Mar 11, 2020; Frisco, Texas, United States forward Mallory Pugh (2) and goalkeeper Adrianna Franch (21) and forward Megan Rapinoe (15) stand on the field with their warmup shirts inside out before the game against Japan in the 2020 She Believes Cup soccer series at Toyota Stadium. Mandatory Credit: Jerome Miron-USA TODAY Sports
Megan Rapinoe: US Soccer offer way off equal pay
00:36 - Source: CNN
CNN  — 

Players from the United States women’s national soccer team filed an appeal Friday to overturn a 2020 decision against their equal pay lawsuit, saying last year’s decision “defies reality.”

In May 2020, Judge Gary Klausner ruled there was no basis to prove the players’ claims that the US Soccer Federation (USSF) financially discriminated against the women based on their gender.

Klausner said the women played more games and made more money than their male counterparts and had rejected a collective bargaining agreement (CBA) where they would have the same pay structure as the men’s team in favor of a different CBA.

The female players denied they had been offered the same CBA as the men’s team.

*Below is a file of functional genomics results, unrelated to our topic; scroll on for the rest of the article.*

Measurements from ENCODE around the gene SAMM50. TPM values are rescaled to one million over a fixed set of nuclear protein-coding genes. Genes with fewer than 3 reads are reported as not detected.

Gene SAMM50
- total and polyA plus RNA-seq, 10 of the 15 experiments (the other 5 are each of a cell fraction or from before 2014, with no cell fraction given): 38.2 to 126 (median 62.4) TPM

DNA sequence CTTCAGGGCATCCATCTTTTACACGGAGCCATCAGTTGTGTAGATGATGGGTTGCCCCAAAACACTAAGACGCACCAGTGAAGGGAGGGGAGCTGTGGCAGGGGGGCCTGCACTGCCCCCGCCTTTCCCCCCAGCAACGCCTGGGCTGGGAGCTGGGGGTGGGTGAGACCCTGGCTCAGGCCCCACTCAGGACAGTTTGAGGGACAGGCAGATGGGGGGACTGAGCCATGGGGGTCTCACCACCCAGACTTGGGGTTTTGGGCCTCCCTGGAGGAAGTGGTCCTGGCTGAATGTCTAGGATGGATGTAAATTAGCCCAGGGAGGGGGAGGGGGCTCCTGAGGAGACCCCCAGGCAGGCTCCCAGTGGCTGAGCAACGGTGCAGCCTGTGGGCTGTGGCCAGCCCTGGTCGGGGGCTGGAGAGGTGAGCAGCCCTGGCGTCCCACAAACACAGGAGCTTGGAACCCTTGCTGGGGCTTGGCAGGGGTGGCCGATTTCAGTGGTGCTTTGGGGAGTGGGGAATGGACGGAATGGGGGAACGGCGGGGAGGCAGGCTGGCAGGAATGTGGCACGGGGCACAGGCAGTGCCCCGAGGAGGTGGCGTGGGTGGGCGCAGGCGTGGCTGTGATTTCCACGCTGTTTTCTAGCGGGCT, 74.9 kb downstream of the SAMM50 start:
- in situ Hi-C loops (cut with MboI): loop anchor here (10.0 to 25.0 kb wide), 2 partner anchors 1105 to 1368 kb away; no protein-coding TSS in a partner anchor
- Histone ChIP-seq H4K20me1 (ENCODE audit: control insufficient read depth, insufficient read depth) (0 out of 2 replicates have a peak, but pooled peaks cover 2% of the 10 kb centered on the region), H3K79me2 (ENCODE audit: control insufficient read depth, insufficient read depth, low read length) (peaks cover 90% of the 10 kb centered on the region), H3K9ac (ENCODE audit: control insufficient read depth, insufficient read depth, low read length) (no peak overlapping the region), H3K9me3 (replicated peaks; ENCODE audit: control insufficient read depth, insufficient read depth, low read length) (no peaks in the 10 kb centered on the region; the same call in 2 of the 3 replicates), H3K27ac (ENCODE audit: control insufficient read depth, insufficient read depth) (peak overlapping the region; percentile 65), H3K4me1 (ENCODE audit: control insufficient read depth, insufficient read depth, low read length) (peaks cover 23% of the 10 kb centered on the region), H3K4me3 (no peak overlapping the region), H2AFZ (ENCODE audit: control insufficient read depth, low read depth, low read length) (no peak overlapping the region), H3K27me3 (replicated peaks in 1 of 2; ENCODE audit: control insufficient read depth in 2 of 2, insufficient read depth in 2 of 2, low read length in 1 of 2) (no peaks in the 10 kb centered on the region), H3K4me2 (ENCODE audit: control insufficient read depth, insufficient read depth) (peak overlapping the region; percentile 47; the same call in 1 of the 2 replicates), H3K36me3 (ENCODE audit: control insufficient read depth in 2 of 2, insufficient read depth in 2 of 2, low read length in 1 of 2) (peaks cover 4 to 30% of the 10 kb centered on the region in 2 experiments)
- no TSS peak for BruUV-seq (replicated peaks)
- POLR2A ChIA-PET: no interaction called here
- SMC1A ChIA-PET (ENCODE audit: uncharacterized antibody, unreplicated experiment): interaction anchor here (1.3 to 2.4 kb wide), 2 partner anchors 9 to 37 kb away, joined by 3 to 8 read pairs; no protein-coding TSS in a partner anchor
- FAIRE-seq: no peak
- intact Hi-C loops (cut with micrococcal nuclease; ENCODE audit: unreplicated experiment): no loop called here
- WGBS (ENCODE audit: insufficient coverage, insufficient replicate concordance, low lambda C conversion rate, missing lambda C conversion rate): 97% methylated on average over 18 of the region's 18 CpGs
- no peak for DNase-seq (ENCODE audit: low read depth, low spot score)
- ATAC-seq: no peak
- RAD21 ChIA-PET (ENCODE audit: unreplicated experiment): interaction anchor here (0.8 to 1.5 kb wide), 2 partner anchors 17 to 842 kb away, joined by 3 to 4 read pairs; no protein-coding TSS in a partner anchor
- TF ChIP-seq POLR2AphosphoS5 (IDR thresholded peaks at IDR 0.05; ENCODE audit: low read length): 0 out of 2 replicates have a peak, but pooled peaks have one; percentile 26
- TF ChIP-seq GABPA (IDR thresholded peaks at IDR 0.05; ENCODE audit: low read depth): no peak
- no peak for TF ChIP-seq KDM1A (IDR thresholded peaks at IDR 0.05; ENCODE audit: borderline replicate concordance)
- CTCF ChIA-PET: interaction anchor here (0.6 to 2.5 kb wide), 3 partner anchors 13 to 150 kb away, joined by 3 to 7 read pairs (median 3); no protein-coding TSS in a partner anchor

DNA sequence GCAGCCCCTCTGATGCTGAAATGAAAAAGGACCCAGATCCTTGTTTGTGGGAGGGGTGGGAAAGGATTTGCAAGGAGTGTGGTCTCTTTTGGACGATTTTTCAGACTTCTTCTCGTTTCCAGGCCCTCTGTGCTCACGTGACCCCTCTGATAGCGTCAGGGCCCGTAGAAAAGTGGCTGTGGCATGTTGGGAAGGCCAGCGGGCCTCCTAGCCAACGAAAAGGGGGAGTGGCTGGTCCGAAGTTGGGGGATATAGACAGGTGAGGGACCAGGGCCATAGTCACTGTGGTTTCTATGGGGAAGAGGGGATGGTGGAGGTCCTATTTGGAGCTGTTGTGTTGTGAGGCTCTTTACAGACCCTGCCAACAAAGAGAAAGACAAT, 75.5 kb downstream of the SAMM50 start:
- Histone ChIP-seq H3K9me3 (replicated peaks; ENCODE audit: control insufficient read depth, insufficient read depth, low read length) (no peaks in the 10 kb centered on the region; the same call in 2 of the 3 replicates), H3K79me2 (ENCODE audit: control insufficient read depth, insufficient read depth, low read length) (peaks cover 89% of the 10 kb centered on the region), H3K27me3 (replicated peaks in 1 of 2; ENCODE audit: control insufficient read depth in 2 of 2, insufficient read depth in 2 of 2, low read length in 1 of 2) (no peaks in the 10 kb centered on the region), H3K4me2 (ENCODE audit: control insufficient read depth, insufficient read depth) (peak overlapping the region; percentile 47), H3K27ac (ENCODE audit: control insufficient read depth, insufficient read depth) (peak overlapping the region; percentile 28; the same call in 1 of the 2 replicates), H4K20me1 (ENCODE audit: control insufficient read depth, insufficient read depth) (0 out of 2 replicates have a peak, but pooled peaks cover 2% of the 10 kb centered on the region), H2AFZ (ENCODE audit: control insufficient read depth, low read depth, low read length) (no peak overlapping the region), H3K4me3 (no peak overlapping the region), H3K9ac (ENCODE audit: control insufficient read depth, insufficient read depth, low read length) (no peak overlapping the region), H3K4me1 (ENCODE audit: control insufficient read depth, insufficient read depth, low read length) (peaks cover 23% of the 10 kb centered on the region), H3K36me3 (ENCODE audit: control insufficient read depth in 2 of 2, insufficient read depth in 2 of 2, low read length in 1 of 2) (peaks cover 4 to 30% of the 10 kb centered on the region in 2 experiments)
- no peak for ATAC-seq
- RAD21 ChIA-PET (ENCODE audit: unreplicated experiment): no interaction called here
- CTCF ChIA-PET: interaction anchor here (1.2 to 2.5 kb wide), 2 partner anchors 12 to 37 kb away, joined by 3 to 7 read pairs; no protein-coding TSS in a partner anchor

In a statement, the 28 current and former players announced Friday that their legal team had filed an appeal in the Ninth Circuit Court of Appeals, calling the district court’s 2020 decision “legally wrong.”

The players said in the statement that Klausner’s decision was “based on a flawed analysis of the team’s compensation, despite the abundant evidence of unequal pay.”

“If a woman has to work more than a man and be much more successful than him to earn about the same pay, that is decidedly not equal pay and it violates the law,” said player spokesperson Molly Levinson on Friday.

“And yet, that is exactly what the women players on the US National team do – they play more games and achieve better results in order to be paid about the same amount as the men’s national team players per game. By any measure, that is not equal pay, and it violates federal law.”

The USSF responded to the appeal via a tweet, saying the 2020 ruling “correctly held that the Women’s National Team was paid more both cumulatively and on an average per-game basis than the Men’s National Team.”

The federation said it was committed to equal pay and would “continue to seek a resolution to this matter outside of court.”

In December 2020, the players reached a settlement with USSF on their Title VII claims ensuring they received equal working conditions, such as equal flights benefits, trainers and hotel accommodations.

Following a 3-0 loss to Sweden in their Tokyo 2020 Olympics opener, the US women face New Zealand on Saturday, July 24, in Saitama, Japan.

CNN’s Susannah Cullinane contributed to this report.